“The problem is that tumour cells are transparent. This makes it difficult to use optical methods to examine tumours in the body,” explains Laufer whose research group has developed a new method to solve this problem: First the scientists introduce a specific gene into the genome of the cancer cells. “Once inside the cells, the gene produces a phytochrome protein, which originates from plants and bacteria. There it serves as a light sensor,” Laufer continues. In the next step, the researchers illuminate the tissue with short pulses of light at two different wavelengths using a laser. Inside the body, the light pulses are absorbed and converted into ultrasonic waves. These waves can then be measured outside the organism and two images of the body’s interior can be reconstructed based on this data. “The special feature of phytochrome proteins is that they alter their structure and thus also their absorption properties depending on the wavelength of the laser beams. This results in changes to the amplitude of the ultrasound waves that are generated in the tumour cells. None of the other tissue components, for example blood vessels, have this property – their signal remains constant,” Laufer says. By calculating the difference between the two images, a high-resolution, three-dimensional image of the tumour cells is created, which is free of the otherwise overwhelming background contrast.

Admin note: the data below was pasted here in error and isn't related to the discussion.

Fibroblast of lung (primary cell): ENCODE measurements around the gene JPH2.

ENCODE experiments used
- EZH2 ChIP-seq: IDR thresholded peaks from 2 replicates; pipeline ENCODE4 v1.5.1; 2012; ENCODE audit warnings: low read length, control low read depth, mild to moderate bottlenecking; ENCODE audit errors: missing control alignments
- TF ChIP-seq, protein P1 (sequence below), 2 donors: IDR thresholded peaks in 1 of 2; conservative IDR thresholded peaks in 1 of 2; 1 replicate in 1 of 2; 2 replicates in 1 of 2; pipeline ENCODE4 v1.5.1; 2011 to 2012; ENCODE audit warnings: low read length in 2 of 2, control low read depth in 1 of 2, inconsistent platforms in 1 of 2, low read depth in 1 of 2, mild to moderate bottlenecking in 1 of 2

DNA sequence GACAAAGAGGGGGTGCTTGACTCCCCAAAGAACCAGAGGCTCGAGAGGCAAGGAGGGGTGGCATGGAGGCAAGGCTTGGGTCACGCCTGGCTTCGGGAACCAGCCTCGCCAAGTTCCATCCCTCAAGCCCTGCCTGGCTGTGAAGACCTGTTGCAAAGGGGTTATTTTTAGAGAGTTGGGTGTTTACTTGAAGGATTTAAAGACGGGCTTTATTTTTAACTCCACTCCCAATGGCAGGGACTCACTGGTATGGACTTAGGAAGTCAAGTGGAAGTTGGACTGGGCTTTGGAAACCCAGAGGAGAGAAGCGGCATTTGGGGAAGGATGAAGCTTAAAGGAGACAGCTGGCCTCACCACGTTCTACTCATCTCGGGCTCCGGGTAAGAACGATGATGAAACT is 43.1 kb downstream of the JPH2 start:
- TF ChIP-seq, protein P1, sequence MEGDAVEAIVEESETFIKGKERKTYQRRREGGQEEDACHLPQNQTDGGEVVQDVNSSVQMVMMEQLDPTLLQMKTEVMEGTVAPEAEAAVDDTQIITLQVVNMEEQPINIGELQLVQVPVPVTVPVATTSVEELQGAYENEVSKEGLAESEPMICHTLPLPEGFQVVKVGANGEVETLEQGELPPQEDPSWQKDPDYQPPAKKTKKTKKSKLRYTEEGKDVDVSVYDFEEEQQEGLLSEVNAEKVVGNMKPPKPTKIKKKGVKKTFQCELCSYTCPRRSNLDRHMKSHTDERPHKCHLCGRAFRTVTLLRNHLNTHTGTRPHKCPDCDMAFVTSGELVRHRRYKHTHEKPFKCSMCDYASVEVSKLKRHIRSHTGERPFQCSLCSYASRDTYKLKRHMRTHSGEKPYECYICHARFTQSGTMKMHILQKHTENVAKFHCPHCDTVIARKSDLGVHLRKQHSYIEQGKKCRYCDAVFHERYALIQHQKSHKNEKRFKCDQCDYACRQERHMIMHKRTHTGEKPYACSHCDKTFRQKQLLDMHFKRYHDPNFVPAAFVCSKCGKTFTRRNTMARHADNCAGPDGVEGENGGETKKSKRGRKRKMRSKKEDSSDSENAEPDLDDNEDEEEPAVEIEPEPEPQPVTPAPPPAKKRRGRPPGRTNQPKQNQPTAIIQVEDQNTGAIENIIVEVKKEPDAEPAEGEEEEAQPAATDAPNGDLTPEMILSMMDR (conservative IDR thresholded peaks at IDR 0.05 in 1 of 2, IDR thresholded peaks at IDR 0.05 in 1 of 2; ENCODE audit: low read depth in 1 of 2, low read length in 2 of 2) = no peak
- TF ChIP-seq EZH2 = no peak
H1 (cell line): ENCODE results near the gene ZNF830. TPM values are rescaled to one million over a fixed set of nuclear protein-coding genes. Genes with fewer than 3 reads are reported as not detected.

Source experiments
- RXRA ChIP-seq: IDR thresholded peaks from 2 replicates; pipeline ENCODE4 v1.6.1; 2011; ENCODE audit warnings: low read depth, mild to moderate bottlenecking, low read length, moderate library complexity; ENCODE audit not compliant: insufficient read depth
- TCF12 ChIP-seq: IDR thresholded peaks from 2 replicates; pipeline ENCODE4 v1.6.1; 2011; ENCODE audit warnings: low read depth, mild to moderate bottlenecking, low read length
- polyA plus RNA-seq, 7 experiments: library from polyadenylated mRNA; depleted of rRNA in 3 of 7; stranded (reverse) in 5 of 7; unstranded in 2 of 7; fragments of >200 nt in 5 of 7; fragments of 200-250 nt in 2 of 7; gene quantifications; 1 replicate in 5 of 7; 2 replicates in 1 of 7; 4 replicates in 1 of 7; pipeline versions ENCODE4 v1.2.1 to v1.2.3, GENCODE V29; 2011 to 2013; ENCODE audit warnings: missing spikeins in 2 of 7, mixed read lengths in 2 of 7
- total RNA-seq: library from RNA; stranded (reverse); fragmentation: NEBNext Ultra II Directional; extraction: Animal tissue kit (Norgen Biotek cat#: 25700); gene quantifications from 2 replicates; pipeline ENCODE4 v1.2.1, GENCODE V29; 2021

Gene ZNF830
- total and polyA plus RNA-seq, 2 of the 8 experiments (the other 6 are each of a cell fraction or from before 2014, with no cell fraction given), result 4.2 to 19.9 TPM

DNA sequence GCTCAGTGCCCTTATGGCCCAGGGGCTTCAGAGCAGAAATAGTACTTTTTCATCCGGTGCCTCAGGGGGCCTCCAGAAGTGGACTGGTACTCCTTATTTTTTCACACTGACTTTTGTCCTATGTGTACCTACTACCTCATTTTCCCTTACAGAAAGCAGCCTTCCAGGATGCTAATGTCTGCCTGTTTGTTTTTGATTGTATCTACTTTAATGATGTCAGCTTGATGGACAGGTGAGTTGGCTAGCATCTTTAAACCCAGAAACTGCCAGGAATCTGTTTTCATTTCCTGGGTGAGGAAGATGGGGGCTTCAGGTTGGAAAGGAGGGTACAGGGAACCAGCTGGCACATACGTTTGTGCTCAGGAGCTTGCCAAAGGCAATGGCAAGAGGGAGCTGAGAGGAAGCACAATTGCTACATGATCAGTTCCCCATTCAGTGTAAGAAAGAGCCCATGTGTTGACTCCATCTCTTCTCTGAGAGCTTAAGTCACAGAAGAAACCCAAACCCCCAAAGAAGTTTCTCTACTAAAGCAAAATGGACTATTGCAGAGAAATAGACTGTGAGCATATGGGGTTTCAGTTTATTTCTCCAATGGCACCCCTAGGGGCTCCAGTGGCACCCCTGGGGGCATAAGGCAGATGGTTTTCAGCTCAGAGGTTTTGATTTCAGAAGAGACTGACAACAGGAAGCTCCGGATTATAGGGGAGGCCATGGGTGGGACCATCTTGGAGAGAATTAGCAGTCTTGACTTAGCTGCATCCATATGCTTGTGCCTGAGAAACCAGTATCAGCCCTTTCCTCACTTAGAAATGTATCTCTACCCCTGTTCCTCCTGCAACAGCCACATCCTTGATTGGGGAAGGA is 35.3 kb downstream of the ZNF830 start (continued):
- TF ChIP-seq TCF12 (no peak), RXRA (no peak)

The development of Halle’s medical physicists can be applied to a wide range of applications in the preclinical research and the life sciences. In addition to cancer research, the method can be used to observe cellular and genetic processes in living organisms.

Source: Martin-Luther-University

Study Shows Targeted Biopsy for Prostate Cancer More Effective

Researchers at University of Cincinnati have found that MRI fusion biopsy—coupling MRI and ultrasound to visualize suspicious lesions in the prostate gland and targeting the biopsy to that particular area—outperformed standard prostate biopsy in patients with a prior negative prostate biopsy.

This data, published in the advance online edition of the journal Urologic Oncology, could provide a new standard of care when screening men for prostate cancer and could lead to more efficient practices, saving time and money and improving diagnosis times for patients.

“In this study, we used a large multi-institutional sample size,” says Abhinav Sidana, MD, director of urologic oncology and assistant professor in the Division of Urology at the UC College of Medicine and the corresponding author on this study. “In men with suspicion of having prostate cancer, standard (collecting 12 samples from the prostate), or saturation (collecting 20-40 samples from the prostate), biopsy, a more randomized approach, has traditionally been a principal method for diagnosis. However, this can lead to overdiagnosis of clinically insignificant cancer, meaning prostate cancer where treatment is not needed, underdiagnosis of clinically significant cancer, meaning prostate cancer where treatment is needed, and has a high false-negative rate, meaning tests that read negative for cancer when it is truly malignant.